I moved to Canada to be close to my family, for better healthcare, and for a better job.  I am a teacher by profession, so you know I am not a fat cat…  I pay higher taxes now than I did in the US.

I am expatriating because of the compliance nightmare.  I can't afford a cross-border specialist, and I am fearful of what the IRS would do to me if I made a mistake.  The FBARs (Foreign Bank Account Reporting) are particularly taxing and intrusive.  Imagine if you had to disclose every account you had over $10,000.  Oh, and I feel so safe handing over all of my banking information to the IRS…

Also, because certain things are not covered by that current US/Canada tax treaty, I can't properly save for retirement or my son's education.

I shall give you an example. In the US, I could open a 529B account to save for college.  Canada has a similar tax-deferred savings plan, called an RESP.  However, the US wants to tax any gains this account makes because it is considered a foreign investment account…. 

It is not foreign to me.  I live, work, and pay taxes in Canada, and I ought to be able to save for my son's college education. Being American makes me a second-class citizen in Canada.

 Ruth Anne Freeborn, a Canadian who has relinquished her U.S. citizenship, wrote:

It makes sense to have some way to catch those living in the U.S. and hiding money in the Cayman Islands. It makes sense to go after money launderers and drug lords. It does not make sense to lump in every expat family with the above sorts of people. That's what FATCA does. FATCA uses a sledgehammer to crack a nut.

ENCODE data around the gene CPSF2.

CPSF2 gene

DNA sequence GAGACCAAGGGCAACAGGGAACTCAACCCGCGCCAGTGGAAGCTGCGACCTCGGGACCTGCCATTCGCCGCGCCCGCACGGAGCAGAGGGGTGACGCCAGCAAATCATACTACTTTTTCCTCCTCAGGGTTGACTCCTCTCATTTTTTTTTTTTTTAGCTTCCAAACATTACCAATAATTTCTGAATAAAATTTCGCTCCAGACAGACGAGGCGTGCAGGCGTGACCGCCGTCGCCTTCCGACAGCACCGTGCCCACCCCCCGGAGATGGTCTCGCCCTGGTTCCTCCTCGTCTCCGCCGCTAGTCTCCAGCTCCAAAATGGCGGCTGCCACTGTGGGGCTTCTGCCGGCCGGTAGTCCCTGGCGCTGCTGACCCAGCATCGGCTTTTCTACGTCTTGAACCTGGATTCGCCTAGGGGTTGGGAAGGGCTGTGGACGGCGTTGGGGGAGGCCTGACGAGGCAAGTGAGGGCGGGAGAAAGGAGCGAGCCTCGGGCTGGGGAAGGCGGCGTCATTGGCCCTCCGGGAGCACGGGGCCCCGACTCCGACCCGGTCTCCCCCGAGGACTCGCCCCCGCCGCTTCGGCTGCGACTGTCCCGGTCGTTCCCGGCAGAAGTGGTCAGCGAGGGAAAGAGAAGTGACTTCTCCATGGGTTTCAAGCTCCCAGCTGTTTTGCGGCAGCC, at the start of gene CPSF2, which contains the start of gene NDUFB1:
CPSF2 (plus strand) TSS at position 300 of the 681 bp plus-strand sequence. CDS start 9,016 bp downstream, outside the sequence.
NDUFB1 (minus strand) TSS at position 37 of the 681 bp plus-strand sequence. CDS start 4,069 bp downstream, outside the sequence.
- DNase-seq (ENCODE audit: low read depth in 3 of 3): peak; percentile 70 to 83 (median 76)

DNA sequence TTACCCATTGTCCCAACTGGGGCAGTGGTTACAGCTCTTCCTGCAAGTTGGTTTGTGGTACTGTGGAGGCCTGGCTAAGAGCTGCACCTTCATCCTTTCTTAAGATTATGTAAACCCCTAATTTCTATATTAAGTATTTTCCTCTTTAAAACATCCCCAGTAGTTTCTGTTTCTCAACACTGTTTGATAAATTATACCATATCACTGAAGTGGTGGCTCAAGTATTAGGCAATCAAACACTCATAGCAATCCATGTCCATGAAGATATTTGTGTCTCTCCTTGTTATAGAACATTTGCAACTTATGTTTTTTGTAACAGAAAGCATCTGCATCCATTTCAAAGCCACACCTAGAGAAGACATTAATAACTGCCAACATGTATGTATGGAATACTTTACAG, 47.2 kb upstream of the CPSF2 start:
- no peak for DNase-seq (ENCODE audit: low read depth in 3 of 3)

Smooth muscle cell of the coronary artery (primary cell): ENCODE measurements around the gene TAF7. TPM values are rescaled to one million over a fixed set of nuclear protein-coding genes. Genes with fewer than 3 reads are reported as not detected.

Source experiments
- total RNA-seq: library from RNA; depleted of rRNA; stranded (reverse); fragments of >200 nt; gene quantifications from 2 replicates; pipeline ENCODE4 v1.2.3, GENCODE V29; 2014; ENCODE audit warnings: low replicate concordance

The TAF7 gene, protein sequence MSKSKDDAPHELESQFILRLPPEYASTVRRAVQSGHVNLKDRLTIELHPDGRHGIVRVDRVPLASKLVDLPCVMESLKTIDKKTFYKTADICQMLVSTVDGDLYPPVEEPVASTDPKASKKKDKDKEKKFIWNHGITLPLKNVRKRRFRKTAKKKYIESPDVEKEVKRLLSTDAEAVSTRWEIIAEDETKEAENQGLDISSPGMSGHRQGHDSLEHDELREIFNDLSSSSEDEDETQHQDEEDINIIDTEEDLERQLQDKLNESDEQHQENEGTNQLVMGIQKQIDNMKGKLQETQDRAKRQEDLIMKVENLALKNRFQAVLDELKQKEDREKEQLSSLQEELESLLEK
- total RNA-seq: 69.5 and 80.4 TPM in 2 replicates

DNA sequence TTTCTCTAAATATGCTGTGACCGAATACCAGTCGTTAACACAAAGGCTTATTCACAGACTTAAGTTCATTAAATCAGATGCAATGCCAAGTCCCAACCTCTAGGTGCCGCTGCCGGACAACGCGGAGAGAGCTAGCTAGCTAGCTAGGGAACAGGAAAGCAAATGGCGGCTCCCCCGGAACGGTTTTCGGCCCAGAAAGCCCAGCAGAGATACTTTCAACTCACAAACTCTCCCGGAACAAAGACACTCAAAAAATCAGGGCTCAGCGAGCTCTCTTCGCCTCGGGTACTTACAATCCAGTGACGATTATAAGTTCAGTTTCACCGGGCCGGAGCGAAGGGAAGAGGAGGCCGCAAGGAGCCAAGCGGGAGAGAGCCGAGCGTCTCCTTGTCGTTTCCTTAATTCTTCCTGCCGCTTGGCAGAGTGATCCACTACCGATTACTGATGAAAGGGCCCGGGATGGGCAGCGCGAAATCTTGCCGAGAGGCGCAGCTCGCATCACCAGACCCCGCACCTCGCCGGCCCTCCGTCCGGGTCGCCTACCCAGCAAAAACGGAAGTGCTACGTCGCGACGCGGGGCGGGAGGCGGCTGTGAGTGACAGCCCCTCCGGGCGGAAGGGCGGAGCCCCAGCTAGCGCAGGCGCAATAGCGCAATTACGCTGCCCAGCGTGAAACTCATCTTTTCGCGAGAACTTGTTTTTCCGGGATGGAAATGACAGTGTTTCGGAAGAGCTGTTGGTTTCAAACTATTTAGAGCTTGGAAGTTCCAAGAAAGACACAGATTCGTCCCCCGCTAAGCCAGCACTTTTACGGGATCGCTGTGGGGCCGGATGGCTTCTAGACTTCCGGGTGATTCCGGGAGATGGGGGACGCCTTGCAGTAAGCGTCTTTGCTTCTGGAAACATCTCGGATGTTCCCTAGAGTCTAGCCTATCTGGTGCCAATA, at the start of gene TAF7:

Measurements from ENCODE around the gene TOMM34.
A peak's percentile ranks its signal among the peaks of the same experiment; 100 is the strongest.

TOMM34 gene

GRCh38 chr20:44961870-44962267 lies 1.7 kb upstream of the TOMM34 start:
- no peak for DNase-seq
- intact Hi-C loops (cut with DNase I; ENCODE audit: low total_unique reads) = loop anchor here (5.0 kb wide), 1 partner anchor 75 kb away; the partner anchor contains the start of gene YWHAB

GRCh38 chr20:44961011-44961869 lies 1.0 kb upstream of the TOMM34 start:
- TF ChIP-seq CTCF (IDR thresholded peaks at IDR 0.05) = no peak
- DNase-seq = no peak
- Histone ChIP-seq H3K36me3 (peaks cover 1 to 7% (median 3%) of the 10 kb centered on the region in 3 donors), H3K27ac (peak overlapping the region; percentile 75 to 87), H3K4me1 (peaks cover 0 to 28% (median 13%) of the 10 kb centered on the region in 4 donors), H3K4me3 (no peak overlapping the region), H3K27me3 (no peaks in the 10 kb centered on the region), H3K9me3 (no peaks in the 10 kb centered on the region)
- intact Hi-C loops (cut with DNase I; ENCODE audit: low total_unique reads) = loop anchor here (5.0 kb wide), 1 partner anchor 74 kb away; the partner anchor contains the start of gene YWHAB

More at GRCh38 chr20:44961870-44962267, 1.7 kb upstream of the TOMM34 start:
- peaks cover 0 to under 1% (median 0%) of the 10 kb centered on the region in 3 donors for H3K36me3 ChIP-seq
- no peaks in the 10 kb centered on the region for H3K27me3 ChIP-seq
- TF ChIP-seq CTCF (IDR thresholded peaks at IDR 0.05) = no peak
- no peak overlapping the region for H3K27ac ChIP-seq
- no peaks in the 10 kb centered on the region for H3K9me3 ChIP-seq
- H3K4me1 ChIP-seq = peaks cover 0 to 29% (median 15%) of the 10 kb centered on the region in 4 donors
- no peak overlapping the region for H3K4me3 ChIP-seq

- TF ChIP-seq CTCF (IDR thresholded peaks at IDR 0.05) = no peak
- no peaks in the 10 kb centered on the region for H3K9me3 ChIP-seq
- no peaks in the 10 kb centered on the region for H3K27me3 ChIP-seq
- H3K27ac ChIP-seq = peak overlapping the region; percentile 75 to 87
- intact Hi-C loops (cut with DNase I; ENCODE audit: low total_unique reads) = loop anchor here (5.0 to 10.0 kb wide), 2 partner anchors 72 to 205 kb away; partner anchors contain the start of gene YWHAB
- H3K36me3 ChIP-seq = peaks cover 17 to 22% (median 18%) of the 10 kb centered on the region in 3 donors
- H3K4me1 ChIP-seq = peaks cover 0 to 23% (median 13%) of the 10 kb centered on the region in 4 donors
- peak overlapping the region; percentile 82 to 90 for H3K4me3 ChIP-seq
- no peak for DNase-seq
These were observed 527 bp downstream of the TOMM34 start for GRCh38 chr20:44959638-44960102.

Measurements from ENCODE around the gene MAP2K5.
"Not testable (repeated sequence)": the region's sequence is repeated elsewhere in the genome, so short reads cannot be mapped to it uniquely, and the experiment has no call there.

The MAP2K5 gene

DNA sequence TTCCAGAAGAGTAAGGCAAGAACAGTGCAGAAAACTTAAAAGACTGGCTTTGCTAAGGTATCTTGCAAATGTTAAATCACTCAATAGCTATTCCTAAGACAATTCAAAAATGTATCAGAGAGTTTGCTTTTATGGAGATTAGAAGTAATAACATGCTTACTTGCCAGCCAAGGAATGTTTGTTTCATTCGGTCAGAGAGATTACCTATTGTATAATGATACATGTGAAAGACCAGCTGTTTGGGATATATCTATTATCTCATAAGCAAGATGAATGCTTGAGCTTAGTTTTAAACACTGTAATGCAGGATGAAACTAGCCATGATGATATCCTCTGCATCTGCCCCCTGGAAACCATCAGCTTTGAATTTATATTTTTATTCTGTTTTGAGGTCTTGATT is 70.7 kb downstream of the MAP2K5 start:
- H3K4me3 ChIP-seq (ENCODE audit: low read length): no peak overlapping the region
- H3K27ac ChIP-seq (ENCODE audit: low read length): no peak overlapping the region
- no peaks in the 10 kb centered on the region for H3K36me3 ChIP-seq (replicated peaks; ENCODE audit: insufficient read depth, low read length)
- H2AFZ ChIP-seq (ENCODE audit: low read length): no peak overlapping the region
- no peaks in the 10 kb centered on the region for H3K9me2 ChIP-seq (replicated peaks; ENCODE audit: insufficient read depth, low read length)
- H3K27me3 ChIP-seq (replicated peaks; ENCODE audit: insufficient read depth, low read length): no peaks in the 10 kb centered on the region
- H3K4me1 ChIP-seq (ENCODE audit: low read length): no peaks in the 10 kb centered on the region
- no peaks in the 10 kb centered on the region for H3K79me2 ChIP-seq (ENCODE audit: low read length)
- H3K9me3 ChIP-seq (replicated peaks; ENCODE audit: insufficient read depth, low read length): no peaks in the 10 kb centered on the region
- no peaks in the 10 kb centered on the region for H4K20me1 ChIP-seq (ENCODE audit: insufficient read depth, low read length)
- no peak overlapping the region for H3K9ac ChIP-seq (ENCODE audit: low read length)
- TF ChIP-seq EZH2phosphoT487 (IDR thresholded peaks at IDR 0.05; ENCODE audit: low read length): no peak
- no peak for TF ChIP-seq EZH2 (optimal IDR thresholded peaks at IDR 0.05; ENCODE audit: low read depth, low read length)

The same penalties that apply to UBS and criminal drug lords have no business being applied to innocent expats, low and middle income who are not "off shoring" Our local banks down the street are not "offshore" to us. Off whose shore? We bank where we live the same as anyone else.

Most of the comments I received came from Canada, where the Isaac Brock Society web site provides data on relinquishment and renunciation of U.S. citizenship and advocates protest against the FATCA requirements. But comments posted on ICIJ’s blog also came from European residents.

From France, where Victoria Marie Ferauge blogs at The Franco-American Flophouse:

It's not the taxes, folks. Nor is it about being rich and wanting to get away with something. Middle-class Americans abroad are groaning under the weight of all those reporting requirements, our foreign spouses are not amused because their information has to go to the IRS along with ours and because our local banks (foreign to the US) are treating us like pariahs. For info I'm an unemployed IT professional living in France. I and others have been writing about this since 2011. I call it The American Diaspora Tax War of 2012-2013.

Another issue brought up by a fellow journalist in Canada is a discrepancy in the statistics on expatriations from the U.S. government agencies. Patrick Cain has covered this in the Global News and points out that the list in the Federal Register conflicts with statistics kept by the FBI.

I intend to follow up on this inquiry in upcoming postings. 

Margot Williams is ICIJ's research editor. You can reach her at